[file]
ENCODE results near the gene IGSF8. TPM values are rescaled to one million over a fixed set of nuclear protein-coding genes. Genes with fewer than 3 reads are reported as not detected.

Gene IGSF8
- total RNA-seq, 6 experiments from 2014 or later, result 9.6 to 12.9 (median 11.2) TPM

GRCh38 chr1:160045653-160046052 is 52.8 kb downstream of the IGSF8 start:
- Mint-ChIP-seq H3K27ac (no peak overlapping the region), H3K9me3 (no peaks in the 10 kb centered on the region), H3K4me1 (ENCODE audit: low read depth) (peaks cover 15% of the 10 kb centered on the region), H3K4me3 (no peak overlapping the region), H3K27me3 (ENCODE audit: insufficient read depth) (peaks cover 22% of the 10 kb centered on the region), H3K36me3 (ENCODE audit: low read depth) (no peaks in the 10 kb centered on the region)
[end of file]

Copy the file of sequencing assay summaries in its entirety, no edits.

ENCODE results near the gene IGSF8. TPM values are rescaled to one million over a fixed set of nuclear protein-coding genes. Genes with fewer than 3 reads are reported as not detected.

Gene IGSF8
- total RNA-seq, 6 experiments from 2014 or later, result 9.6 to 12.9 (median 11.2) TPM

GRCh38 chr1:160045653-160046052 is 52.8 kb downstream of the IGSF8 start:
- Mint-ChIP-seq H3K27ac (no peak overlapping the region), H3K9me3 (no peaks in the 10 kb centered on the region), H3K4me1 (ENCODE audit: low read depth) (peaks cover 15% of the 10 kb centered on the region), H3K4me3 (no peak overlapping the region), H3K27me3 (ENCODE audit: insufficient read depth) (peaks cover 22% of the 10 kb centered on the region), H3K36me3 (ENCODE audit: low read depth) (no peaks in the 10 kb centered on the region)